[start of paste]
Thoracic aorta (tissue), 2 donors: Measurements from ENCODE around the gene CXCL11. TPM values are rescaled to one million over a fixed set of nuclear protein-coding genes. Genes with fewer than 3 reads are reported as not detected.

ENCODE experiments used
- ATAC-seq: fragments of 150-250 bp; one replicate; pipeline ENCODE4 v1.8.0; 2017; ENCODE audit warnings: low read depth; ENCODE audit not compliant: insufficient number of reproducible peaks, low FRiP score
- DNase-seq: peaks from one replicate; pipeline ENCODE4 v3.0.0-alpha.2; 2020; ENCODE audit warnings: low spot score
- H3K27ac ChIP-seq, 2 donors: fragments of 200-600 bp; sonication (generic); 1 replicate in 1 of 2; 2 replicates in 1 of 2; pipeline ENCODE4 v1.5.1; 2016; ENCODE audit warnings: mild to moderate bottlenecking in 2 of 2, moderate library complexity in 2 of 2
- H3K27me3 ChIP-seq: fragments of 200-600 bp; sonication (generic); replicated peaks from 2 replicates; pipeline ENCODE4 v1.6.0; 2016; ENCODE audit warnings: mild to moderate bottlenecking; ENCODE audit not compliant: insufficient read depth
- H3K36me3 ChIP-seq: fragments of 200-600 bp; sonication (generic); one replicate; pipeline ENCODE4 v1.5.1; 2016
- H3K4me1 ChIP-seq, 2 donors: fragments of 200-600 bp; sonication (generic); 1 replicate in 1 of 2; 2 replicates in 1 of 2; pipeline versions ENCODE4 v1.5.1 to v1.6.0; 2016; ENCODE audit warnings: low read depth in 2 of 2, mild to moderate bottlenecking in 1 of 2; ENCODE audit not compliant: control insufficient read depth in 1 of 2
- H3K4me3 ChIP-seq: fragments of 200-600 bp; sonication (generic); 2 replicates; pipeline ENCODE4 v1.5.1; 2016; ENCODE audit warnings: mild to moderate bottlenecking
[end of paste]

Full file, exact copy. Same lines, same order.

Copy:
Thoracic aorta (tissue), 2 donors: Measurements from ENCODE around the gene CXCL11. TPM values are rescaled to one million over a fixed set of nuclear protein-coding genes. Genes with fewer than 3 reads are reported as not detected.

ENCODE experiments used
- ATAC-seq: fragments of 150-250 bp; one replicate; pipeline ENCODE4 v1.8.0; 2017; ENCODE audit warnings: low read depth; ENCODE audit not compliant: insufficient number of reproducible peaks, low FRiP score
- DNase-seq: peaks from one replicate; pipeline ENCODE4 v3.0.0-alpha.2; 2020; ENCODE audit warnings: low spot score
- H3K27ac ChIP-seq, 2 donors: fragments of 200-600 bp; sonication (generic); 1 replicate in 1 of 2; 2 replicates in 1 of 2; pipeline ENCODE4 v1.5.1; 2016; ENCODE audit warnings: mild to moderate bottlenecking in 2 of 2, moderate library complexity in 2 of 2
- H3K27me3 ChIP-seq: fragments of 200-600 bp; sonication (generic); replicated peaks from 2 replicates; pipeline ENCODE4 v1.6.0; 2016; ENCODE audit warnings: mild to moderate bottlenecking; ENCODE audit not compliant: insufficient read depth
- H3K36me3 ChIP-seq: fragments of 200-600 bp; sonication (generic); one replicate; pipeline ENCODE4 v1.5.1; 2016
- H3K4me1 ChIP-seq, 2 donors: fragments of 200-600 bp; sonication (generic); 1 replicate in 1 of 2; 2 replicates in 1 of 2; pipeline versions ENCODE4 v1.5.1 to v1.6.0; 2016; ENCODE audit warnings: low read depth in 2 of 2, mild to moderate bottlenecking in 1 of 2; ENCODE audit not compliant: control insufficient read depth in 1 of 2
- H3K4me3 ChIP-seq: fragments of 200-600 bp; sonication (generic); 2 replicates; pipeline ENCODE4 v1.5.1; 2016; ENCODE audit warnings: mild to moderate bottlenecking